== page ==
For starters, Carol was a trailblazer for US dressage. In 1989, when she and Gifted traveled to Europe to train and compete, the dressage establishment was condescending, Carol told me in 2019. European riders purposely rattled Gifted in competition warm-up rings, and Carol learned that she needed to play a few mind games of her own in the sandbox in order to get the intimidation attempts to stop.
The quick-witted rider got off some zingers to counter the patronizing remarks, as well. As Carol recounted, when the Europeans would sneer, “What’s a nice little girl like you doing on a great big horse like that?”, she would smilingly reply, “Just lucky, I guess. Luckier than you!”
Carol was by no means the first US dressage rider to train and compete in Europe, but her success with Gifted forced the international dressage community to acknowledge that the Americans deserved a seat at the table. Along with the success of such contemporaries as Michael Poulin, Robert Dover, and Charlotte Bredahl, Carol and her great horse announced that the US was, and intended to remain, a contender.
Then, later in her career, Carol created what may be her greatest legacy: grant funds to support the dreams of dressage riders for generations to come.
Carol knew that she was fortunate to have the support of family and friends in helping to make her dressage dreams come true. She was quick to acknowledge that no rider reaches the top without sufficient finances, and after she achieved her own success, she dedicated considerable resources to “paying it forward” in the form of grant funds established at the philanthropic organization The Dressage Foundation (TDF).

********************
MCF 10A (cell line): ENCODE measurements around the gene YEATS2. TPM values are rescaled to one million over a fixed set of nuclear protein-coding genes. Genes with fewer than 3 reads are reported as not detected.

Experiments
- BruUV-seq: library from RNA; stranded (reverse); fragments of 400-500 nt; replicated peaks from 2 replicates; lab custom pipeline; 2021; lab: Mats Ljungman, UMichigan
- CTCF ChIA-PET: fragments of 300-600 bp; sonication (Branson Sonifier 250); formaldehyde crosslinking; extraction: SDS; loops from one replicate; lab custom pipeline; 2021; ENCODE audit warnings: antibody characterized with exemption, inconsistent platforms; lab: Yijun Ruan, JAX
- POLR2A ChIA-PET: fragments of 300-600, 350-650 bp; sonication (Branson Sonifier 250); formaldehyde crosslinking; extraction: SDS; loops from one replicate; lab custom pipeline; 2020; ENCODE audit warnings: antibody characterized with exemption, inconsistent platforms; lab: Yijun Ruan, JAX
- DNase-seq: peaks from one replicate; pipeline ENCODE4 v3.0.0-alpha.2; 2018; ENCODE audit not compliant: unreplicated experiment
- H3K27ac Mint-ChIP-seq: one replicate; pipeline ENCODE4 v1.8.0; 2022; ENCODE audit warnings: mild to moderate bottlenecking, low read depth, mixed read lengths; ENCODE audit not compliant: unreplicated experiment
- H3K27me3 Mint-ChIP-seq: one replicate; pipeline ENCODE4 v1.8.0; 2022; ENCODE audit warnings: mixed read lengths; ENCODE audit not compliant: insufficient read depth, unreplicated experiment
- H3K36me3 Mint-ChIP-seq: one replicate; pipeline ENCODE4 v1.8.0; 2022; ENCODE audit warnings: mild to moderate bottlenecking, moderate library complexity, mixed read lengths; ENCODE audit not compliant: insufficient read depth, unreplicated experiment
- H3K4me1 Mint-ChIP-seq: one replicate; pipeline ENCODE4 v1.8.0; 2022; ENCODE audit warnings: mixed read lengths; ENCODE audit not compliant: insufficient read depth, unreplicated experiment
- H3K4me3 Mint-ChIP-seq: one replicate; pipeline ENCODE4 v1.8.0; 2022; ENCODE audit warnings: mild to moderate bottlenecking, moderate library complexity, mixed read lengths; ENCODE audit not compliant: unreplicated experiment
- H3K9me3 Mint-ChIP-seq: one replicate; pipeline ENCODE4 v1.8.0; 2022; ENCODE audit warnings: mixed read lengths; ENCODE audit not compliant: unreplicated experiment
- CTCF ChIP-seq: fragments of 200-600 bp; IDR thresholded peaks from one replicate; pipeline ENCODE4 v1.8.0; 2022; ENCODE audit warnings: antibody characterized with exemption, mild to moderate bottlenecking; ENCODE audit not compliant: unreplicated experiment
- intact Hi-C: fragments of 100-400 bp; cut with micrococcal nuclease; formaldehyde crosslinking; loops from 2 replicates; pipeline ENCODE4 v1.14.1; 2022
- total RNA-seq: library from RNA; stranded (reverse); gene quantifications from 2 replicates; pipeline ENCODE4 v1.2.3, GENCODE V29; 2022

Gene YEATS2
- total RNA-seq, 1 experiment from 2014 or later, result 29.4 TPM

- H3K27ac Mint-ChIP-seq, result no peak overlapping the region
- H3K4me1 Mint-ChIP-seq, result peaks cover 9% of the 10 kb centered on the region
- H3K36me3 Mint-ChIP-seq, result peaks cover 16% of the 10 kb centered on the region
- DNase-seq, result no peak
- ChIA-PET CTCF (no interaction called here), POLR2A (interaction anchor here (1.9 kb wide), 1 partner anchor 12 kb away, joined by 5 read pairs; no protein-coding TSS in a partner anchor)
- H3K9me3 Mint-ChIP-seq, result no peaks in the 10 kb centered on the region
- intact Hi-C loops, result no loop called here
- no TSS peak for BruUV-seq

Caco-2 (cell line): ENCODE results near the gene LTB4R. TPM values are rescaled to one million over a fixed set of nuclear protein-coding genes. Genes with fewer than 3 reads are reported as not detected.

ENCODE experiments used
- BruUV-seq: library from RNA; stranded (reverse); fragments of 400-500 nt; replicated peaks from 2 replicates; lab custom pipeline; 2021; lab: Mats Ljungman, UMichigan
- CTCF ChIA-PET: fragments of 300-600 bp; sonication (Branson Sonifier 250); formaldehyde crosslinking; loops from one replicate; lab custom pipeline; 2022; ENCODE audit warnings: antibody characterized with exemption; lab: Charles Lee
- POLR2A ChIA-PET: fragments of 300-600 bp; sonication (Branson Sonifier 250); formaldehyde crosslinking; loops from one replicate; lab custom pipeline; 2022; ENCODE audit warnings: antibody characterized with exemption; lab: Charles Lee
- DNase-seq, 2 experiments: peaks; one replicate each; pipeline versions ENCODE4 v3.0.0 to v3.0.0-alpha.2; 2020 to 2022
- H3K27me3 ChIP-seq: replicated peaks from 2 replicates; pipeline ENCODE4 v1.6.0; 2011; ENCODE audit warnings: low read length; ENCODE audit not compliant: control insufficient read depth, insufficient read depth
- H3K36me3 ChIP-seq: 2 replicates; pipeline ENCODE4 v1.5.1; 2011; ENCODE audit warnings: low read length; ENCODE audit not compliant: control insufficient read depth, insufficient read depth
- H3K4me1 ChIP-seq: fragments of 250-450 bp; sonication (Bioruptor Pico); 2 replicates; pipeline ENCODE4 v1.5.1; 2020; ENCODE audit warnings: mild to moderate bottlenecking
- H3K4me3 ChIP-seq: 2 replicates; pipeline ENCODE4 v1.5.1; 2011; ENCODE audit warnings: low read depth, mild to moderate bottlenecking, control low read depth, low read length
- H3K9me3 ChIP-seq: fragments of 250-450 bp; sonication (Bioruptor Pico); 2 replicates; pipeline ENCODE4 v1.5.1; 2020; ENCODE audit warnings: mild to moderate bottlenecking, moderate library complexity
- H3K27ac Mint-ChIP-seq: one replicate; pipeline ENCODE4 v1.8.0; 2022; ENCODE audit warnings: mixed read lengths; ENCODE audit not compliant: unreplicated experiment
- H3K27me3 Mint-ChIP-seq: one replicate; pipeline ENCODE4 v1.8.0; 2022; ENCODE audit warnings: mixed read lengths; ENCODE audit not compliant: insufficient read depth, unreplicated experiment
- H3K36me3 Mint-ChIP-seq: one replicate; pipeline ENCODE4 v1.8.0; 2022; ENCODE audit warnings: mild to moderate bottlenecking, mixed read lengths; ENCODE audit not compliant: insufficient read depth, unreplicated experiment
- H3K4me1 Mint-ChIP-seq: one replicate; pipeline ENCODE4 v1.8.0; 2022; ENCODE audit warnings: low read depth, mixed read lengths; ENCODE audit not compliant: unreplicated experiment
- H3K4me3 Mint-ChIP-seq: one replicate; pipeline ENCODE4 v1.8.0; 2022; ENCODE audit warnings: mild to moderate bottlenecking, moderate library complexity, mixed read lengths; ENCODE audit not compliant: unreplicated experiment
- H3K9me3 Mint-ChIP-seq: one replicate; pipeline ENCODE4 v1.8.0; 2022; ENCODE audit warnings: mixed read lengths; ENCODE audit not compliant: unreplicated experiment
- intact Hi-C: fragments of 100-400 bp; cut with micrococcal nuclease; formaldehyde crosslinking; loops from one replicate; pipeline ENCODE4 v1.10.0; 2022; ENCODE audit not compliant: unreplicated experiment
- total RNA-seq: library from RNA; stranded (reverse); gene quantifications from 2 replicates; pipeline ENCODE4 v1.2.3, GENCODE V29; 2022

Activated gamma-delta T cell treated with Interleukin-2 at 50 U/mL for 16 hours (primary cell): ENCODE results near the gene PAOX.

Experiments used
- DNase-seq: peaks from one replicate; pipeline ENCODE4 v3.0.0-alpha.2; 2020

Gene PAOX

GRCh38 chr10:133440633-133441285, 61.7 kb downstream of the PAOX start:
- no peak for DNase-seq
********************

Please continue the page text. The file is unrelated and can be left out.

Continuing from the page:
In 2005, she funded the $25,000 Carol Lavell Advanced Dressage Prize, which provides grants to up-and-coming riders and horses with plans to excel at the high-performance level. She also recognized how much many adult amateurs struggle to find the money and time to pursue dressage—so it was fitting that donations to TDF in remembrance of Gifted seeded the Gifted Memorial Fund for Adult Amateurs, which provides funding to enable deserving AAs to pursue concentrated training time away from work and family obligations. Carol and her family also contributed to other TDF funds earmarked for various aspects of the sport: the Major Lindgren Instructor Grants, the Michael Poulin Dressage Fund, the Edgar Hotz Judges Education Fund, the Patsy Albers Award Fund, and the Captain John J. “Jack” Fritz Young Professionals Grants.
The Straight Shooter
Carol Lavell will be missed for so many reasons, but what I will miss most is her honesty.
In a sport in which many people seem to try to disguise their struggles, Carol was refreshingly candid. I still remember reading an interview with her when I was in my twenties and dealing with a horse that had suffered multiple health setbacks. I felt as if everybody else was out there happily riding and showing while I was sidelined (incredibly naïve, I know)—until I read Carol’s quote. It was something to the effect of how frustrating and difficult our sport can be, with horses prone to going lame, colicking, or worse at pivotal moments.
I was indescribably relieved to learn that even superstars like Carol dealt with the same kinds of equine frailties as the rest of us. She was frank about the financial, physical, and psychological challenges of dressage—and then she smoothed that rocky path for countless riders who seek to follow in her footsteps.
Thank you, Carol, for everything.
Jennifer Bryant is the editor of USDF Connection.